Because I was working in New York all of last week, and will be there again next week, and because I wasn't able to get out with the dogs yesterday, today was our only training session over a period of nearly two weeks.
To make the most of it, I brought along Austin, a neighborhood kid who's helped with training earlier this year as well.
Both of my dogs have done well with most requirements of the Senior Hunt Test for some time, with one exception: both are unreliable on their returns for water retrieves. This single fault prevented both of them from qualifying in their last test a week ago.
Two address this, Gaby and I began working with the dogs on what I call an Assisted Walk Out (AWO) last Sunday. Today's session was again devoted to the AWO.
Over a period of just under two hours, I set up four series, all the same except that they were in four different locations. Each series was as follows:
- On my signal, Austin held a duck up for the dog to see, then dropped the duck at the base of a lining pole set back from the bank varying distances (closer at first, further back for the later series), on the opposite side of an inlet. He then walked to a point 10 yards to the left or right and closer to water's edge, remaining as inconspicuous as possible as he walked and took up his new position, holding a second bird.
- As soon as Austin had taken a few steps, I sent the dog. Each dog became confused in one of the series and swam toward Austin, in which cases I handled the dog to the lining pole. Aside from those incidents, the dog swam straight toward the pole, climbed out of the water, and raced to the pole and the bird.
- If the dog picked the bird up immediately (I allowed the dog to shake if desired, which happened almost every time) and got back in the water, I cheered and applauded. Then, when the dog was well into her swim back, I called for Austin to throw a "bulldog", that is, another mark while the dog is retrieving the previous one. The bulldog included a gunshot, and was thrown either on shore near the water or in water near the shore. If the dog showed any inclination to turn toward the bulldog, I called her to me. In general, Lumi ignored the bulldogs while Laddie looked at them, but neither dog tried to change direction in most cases. As soon as the dog got to me with the first bird, I took the bird without even bringing the dog heel, gestured in the direction of the bulldog to get the dog turned around, and sent her as soon as she was looking the right way.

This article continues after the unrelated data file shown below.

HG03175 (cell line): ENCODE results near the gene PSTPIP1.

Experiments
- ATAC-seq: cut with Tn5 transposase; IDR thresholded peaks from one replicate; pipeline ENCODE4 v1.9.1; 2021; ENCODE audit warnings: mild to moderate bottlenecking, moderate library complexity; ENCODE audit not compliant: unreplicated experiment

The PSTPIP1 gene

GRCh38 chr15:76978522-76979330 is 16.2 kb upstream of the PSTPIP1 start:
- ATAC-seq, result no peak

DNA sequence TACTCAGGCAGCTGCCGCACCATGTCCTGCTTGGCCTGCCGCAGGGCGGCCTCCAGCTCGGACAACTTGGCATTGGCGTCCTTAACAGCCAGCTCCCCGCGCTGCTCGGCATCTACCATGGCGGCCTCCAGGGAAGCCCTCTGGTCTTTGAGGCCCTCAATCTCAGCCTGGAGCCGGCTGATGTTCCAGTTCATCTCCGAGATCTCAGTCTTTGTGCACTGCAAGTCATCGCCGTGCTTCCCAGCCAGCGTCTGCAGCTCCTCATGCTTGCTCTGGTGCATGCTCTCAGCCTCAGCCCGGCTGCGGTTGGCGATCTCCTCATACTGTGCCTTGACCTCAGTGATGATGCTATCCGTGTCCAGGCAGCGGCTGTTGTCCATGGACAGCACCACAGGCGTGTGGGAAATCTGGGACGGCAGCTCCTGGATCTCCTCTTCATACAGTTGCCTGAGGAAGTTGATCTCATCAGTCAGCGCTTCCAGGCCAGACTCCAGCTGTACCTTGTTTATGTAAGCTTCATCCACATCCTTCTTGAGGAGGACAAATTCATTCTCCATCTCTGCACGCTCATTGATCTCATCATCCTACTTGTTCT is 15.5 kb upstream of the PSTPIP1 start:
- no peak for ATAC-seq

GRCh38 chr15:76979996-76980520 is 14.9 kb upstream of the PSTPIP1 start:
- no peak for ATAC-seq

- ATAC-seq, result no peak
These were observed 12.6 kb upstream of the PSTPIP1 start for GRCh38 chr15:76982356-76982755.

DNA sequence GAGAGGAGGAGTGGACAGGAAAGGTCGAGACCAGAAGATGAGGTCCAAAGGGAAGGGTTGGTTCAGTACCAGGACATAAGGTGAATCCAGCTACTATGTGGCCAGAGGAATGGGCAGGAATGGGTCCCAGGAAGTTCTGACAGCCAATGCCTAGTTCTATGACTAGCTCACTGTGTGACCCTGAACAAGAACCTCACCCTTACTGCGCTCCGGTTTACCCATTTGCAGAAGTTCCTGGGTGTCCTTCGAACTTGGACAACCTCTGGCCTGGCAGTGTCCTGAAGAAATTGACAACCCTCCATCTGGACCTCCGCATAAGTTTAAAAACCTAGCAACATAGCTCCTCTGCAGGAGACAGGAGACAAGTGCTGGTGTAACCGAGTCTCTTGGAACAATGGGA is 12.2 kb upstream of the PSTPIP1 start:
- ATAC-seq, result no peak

- If the dog cheated around the water on the return (Lumi did this several times, Laddie did not), I did nothing to discourage it while it was happening. If Lumi had done that in our last test, she'd have her Senior Hunter title now, so I don't want to outright ban it. But I then took the bird, brought it back to Austin, and ran the retrieve again. The goal wasn't to use attrition to change her cheating return (which is legal in a Senior test, I believe), but to give her a chance to earn the bulldog by coming back over water.
- If the dog came straight back with the bulldog, I cheered again, and this time I threw my own bulldog with the first duck, this time into open water to one side or the other. Again, as soon as the dog arrived with the bulldog, I sent her to the open-water retrieve.
- If the dog dawdled on either the original retrieve or the bulldog, I used an AWO. That is, I called to Austin to pick up the bird, called out "Sit" to the dog, and walked around to pick the dog up. I then slipped on her lead, walked her back to the SL, and ran the identical retrieve again.
The bad news is that in the fourth series, Lumi again required an AWO. This could mean that the AWO is only a short-term solution. Or it may simply mean that my dogs have a well-ingrained habit of dawdling on pick-ups and returns and it's going to take a lot of practice with the AWO to replace that habit with the one I want.